The cases are Pickup v. Brown and Welch v. Brown.
From the earlier Ninth Circuit ruling:
Although we generally review for abuse of discretion a district court’s decision to grant or deny a preliminary injunction, we may undertake plenary review of the issues if a district court’s ruling “‘rests solely on a premise as to the applicable rule of law, and the facts are established or of no controlling relevance.’” Gorbach v. Reno, 219 F.3d 1087, 1091 (9th Cir. 2000) (en banc) (quoting Thornburgh v. Am. Coll. of Obstetricians & Gynecologists, 476 U.S. 747, 755–57 (1986)). Because those conditions are met here, we undertake plenary review and hold that SB 1172, as a regulation of professional conduct, does not violate the free speech rights of SOCE practitioners or minor patients, is neither vague nor overbroad, and does not violate parents’ fundamental rights. Accordingly, we reverse the order granting preliminary relief in Welch and affirm the denial of preliminary relief in Pickup.You can read more about that decision here.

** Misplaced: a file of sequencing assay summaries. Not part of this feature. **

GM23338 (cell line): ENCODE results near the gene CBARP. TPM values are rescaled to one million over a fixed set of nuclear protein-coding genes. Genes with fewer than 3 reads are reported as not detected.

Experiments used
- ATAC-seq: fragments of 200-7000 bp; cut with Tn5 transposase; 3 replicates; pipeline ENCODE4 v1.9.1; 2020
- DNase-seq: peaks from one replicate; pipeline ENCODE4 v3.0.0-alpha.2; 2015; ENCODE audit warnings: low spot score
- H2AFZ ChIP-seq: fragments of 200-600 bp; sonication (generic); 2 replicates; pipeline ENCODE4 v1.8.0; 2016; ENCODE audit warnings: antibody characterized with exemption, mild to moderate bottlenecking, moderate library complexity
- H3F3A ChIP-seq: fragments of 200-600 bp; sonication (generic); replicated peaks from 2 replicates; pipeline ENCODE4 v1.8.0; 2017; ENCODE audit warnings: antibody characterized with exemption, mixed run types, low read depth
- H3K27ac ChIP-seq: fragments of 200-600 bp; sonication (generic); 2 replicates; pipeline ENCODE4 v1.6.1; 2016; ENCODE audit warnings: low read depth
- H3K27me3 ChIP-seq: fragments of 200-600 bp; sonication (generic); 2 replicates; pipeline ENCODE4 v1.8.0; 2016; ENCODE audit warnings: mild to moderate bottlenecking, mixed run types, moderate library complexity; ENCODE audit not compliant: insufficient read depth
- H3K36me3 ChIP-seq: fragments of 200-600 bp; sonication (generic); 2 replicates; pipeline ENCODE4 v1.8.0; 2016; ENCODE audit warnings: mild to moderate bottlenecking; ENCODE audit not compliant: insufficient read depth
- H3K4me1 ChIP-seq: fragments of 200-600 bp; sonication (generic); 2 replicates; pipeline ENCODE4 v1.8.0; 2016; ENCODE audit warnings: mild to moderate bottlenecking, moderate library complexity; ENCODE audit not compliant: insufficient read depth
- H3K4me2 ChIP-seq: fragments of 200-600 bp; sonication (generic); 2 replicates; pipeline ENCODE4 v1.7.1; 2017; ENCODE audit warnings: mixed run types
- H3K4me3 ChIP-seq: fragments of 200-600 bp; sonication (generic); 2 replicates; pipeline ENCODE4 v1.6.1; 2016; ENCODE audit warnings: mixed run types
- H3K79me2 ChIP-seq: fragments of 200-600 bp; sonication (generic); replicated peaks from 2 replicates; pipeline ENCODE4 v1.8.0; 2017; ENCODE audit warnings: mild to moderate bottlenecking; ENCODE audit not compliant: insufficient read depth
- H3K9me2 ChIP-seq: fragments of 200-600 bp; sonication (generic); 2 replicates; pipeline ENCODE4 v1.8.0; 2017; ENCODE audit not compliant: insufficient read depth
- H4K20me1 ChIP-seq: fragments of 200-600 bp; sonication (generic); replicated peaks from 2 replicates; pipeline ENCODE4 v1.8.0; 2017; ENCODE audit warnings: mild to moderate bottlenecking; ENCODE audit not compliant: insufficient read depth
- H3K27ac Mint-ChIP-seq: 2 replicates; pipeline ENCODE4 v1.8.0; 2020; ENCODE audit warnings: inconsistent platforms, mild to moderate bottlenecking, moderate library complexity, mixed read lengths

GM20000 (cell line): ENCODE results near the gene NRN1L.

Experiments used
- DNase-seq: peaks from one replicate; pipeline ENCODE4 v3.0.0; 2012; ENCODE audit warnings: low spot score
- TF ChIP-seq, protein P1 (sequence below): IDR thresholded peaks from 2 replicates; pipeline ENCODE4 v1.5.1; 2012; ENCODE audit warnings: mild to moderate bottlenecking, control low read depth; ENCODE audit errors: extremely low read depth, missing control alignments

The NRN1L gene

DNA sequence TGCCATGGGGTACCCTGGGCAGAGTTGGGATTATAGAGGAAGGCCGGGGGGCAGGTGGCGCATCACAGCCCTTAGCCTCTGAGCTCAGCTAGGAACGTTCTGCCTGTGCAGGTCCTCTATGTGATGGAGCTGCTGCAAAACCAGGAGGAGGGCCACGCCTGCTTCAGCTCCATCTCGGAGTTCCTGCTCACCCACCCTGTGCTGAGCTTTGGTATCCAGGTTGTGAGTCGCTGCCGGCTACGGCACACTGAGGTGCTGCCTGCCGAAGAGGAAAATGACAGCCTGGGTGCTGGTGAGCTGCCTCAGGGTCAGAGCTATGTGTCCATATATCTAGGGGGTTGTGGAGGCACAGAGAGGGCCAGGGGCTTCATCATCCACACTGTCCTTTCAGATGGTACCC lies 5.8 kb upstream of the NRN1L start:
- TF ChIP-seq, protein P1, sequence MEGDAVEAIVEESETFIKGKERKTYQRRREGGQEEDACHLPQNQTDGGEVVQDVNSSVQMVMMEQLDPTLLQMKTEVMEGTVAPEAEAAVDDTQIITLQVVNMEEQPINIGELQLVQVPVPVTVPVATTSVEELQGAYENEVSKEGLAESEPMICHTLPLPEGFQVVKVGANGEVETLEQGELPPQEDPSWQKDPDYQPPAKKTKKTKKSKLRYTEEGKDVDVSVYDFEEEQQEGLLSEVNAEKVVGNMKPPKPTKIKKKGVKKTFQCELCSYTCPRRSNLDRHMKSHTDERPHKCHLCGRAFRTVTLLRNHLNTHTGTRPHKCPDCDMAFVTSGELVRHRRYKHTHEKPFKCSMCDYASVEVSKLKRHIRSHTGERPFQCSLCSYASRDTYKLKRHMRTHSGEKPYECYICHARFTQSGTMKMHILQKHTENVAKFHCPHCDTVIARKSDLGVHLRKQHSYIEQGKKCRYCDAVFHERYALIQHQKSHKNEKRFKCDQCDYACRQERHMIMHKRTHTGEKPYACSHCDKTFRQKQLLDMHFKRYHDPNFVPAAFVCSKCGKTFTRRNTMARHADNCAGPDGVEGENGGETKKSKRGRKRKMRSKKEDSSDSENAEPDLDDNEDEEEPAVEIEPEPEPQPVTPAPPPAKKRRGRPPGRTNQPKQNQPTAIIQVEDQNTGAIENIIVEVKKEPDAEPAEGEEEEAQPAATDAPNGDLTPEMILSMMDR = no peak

A similar law enacted in New Jersey has been upheld in federal district court and was appealed, and the Third Circuit will hear arguments in that case on July 9.